In 2015, he was invited to Kraków by the Jagiellonian University to study two important Pleyel pianos: one owned by Jane Stirling, the other owned by Countess K. Potocka. He restored the Pleyel pianino No.10112 which was once belonged to Countess Obreskoff, a close friend of Chopin. The restored pianino was first used in a public recital performed by Alexei Lubimov on 10 th August 2018 in Warsaw organized by the Chopin Institute. The recital was to present the 1 st International Chopin Competition on Period Instruments, which was held in September that year.
In 2019, he also restored a Pleyel piano from 1851 for the Frédéric Chopin and George Sand Museum in Valldemossa, Spain. His research into the precious Pleyel Pianino No. 6668, which Chopin used in the winter of 1838/39 to finish composing his Preludes, was published in Jean-Jacques Eigeldinger’s book Autour des 24 Préludes de Frédéric Chopin.
Currently, he is restoring a Pleyel piano from 1844 for the Nohant Festival Chopin in France.

Event partner

Seminar: 3 September (Saturday), 2.45 pm, Room Universe 1

Fixing the basic problems of Viennese pianos

We will compare different Viennese actions, and discover their basic requirements. The discussion will be about safety in removing the action, a demonstration of common regulation and repair procedures.
Please note that any time during congress technicians might make appointments for individual consultation at McNulty fortepianos stand, where Paul McNulty and his assistant Sergei Kramer will explain practicality of romantic and classical time fortepiano regulation and tuning. ask their questions and get individual answers and try things.

Paul McNulty is a maker of world-famous fortepianos known for their best performance quality. He became interested in instrument building after studying music at Peabody Conservatory in Baltimore and graduated in piano technology from North Bennet Street Industrial School in Boston, where he earned guild qualification as a tuning examiner.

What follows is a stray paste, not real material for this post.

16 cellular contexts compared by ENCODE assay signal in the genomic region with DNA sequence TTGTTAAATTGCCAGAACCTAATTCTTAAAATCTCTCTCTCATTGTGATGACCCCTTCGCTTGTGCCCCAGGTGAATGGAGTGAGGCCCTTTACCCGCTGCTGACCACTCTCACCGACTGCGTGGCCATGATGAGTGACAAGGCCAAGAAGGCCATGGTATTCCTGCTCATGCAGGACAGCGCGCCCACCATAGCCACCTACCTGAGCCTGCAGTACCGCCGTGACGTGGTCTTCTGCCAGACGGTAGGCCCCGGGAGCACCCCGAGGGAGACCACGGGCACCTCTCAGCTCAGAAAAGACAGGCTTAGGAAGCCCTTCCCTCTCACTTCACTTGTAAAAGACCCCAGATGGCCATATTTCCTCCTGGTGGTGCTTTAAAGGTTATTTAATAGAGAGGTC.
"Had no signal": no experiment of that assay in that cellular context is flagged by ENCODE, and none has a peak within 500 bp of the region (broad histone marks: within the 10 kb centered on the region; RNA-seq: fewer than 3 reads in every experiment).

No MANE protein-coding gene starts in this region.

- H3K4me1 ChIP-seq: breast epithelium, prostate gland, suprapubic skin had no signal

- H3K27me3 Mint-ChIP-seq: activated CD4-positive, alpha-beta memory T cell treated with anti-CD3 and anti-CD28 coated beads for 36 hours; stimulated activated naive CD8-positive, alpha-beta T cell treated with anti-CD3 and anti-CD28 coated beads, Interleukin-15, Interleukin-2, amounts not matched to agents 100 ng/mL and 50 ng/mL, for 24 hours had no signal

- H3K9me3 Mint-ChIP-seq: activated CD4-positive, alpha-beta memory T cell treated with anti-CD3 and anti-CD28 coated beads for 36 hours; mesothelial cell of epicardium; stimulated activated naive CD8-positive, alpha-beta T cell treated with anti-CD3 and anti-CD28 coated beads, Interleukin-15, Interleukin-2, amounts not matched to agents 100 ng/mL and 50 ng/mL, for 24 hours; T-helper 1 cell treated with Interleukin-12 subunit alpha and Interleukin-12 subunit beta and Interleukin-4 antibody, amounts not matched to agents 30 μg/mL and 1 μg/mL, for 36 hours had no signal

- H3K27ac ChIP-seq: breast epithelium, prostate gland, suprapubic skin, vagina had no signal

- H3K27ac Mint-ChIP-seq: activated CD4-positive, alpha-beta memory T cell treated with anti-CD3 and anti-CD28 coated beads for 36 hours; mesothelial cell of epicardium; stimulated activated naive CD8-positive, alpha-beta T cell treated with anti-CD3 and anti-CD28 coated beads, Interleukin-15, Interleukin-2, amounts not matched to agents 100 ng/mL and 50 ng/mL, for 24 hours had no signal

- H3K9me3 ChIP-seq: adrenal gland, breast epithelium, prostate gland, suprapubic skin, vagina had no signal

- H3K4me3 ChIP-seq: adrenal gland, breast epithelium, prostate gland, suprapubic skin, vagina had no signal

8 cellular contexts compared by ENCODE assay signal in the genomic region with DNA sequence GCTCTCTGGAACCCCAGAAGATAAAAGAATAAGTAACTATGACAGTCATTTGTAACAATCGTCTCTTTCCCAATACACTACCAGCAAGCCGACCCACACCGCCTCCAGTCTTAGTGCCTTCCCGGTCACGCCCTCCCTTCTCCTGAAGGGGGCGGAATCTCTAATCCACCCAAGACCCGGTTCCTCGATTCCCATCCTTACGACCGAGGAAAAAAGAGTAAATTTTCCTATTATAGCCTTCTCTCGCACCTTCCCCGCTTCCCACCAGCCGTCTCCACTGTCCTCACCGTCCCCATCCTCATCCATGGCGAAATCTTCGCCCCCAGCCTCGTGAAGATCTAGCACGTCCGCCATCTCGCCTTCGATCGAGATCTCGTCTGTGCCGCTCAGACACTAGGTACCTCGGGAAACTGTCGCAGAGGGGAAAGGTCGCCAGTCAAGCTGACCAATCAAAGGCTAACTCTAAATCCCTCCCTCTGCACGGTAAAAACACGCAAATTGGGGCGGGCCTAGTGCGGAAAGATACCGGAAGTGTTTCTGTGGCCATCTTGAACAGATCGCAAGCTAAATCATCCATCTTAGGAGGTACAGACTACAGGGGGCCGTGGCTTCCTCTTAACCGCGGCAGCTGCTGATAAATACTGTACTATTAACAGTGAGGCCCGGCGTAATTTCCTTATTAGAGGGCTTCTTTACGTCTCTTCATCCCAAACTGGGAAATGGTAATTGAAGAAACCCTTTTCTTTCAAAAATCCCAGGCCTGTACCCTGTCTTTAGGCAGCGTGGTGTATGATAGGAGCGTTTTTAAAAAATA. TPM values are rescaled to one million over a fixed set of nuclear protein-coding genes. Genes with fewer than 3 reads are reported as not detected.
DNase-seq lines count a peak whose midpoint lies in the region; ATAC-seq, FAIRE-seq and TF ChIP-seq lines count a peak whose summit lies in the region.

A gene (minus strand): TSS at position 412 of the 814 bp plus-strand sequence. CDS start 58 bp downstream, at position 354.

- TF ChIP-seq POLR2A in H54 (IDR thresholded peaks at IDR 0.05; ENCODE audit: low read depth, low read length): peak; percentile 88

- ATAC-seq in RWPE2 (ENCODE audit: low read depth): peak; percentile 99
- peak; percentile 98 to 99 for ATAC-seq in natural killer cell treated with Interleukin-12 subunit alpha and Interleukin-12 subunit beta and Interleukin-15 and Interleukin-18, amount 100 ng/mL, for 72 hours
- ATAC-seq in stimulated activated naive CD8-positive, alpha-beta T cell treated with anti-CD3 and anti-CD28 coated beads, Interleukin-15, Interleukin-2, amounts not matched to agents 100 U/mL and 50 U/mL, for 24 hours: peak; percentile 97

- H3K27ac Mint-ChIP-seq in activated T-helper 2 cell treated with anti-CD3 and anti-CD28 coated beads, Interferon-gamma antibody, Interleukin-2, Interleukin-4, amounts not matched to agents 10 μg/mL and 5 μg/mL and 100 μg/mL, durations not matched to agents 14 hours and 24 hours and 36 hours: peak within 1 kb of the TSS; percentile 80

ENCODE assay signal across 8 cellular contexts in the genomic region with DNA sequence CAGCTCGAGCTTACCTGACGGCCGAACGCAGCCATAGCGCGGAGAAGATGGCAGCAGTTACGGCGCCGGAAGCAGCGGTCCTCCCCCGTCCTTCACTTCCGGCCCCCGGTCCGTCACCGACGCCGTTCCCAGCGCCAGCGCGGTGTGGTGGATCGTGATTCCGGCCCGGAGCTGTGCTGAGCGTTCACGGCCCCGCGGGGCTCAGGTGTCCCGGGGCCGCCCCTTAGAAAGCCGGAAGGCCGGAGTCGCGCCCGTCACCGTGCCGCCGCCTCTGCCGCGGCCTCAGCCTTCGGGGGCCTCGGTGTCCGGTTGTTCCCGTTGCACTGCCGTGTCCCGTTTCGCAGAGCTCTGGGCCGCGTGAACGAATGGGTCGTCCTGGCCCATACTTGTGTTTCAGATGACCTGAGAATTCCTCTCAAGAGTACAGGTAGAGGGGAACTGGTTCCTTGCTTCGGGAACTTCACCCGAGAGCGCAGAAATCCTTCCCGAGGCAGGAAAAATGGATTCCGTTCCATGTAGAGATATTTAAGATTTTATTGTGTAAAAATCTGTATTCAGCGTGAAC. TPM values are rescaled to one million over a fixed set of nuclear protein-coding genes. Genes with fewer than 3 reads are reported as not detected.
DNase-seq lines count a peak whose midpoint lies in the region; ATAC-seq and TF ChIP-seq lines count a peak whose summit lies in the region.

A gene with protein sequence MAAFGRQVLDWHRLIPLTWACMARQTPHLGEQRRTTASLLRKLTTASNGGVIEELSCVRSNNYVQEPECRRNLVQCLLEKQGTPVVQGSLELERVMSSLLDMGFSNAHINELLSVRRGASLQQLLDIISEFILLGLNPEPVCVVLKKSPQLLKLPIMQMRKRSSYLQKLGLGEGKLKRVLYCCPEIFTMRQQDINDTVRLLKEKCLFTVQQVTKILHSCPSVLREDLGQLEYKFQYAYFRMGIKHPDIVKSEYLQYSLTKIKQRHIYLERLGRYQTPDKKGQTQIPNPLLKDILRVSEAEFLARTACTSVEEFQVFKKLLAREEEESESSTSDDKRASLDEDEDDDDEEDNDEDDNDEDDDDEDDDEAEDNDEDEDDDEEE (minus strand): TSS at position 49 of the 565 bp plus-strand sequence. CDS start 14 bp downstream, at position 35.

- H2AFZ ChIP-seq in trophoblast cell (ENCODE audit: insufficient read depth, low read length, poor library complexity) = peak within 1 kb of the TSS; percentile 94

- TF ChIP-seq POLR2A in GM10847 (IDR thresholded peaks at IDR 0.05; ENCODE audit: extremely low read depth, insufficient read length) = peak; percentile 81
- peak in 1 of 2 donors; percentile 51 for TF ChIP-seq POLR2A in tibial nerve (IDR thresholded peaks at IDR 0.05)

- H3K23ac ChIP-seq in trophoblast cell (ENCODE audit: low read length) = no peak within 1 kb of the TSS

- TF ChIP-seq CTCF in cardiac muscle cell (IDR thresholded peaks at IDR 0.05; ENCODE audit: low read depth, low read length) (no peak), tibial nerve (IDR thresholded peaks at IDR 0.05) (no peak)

Paul McNulty made more than 300 fortepianos. His copies of Silbermann, Stein, Walter, Hofmann, Fritz and Graf are used for concerts and recordings in most prestigious concert halls and opera houses, owned by prominent players and leading music institutions, such as Nikolaus Harnoncourt, Paul Badura-Skoda, Malcolm Bilson, Ronald Brautigam, Warsaw Chopin Institute, Klassik Stiftung Weimar, Paris Opera and Glyndebourne Festival as well as Cornell, Oberlin, Stanford, Harvard, etc. 

Paul McNulty was first in modern times to build Pleyel 1830, Boisselot 1846, Streicher 1868 and Chopin’s Warsaw piano, 1826 Buchholtz. Paul McNulty’s current efforts are restoring antique French pianos for the Warsaw Chopin Institute.

Event partner

Seminar: 3 September (Saturday), 5.15 pm, Room 1

How to design a new upright piano

Development never stops. Is there anything we can improve?

Tadeáš Doskočil was born in 1990 in Hradec Králové. After his unsuccessful studies in grammar school, he found his feet in the Secondary Arts School of musical instruments and furniture. He graduated as a piano technician in 2011. After graduation, he decided to expand his knowledge at Mendel University in Brno, where he finished the Wood processing technology and management study program. During his master’s studies, he worked in PETROF as a junior Technologist and got a few internships in different piano workshops. After his master’s studies, he decided to improve his language skills in the United Kingdom. When he returned from the UK, he worked for the PETROF piano company in the Department of Research and Development. Since he started his career there, he took part in all of the new pianos produced in PETROF, and he is slowly learning to be a piano designer.​

Event partner

Lecture: 4 September (Sunday), 10.45 am, room Universe 1

The process of building of the copy of Buchholtz piano (presentation and film)

In this presentation, building a new Buchholtz, we will show film documentation of this project, analyse the features of Buchholtz construction and discuss the workshop requirements for this type of work.

Paul McNulty is a maker of world-famous fortepianos known for their best performance quality. He became interested in instrument building after studying music at Peabody Conservatory in Baltimore and graduated in piano technology from North Bennet Street Industrial School in Boston, where he earned guild qualification as a tuning examiner.

Paul McNulty made more than 300 fortepianos. His copies of Silbermann, Stein, Walter, Hofmann, Fritz and Graf are used for concerts and recordings in most prestigious concert halls and opera houses, owned by prominent players and leading music institutions, such as Nikolaus Harnoncourt, Paul Badura-Skoda, Malcolm Bilson, Ronald Brautigam, Warsaw Chopin Institute, Klassik Stiftung Weimar, Paris Opera and Glyndebourne Festival as well as Cornell, Oberlin, Stanford, Harvard, etc. 

Paul McNulty was first in modern times to build Pleyel 1830, Boisselot 1846, Streicher 1868 and Chopin’s Warsaw piano, 1826 Buchholtz. Paul McNulty’s current efforts are restoring antique French pianos for the Warsaw Chopin Institute.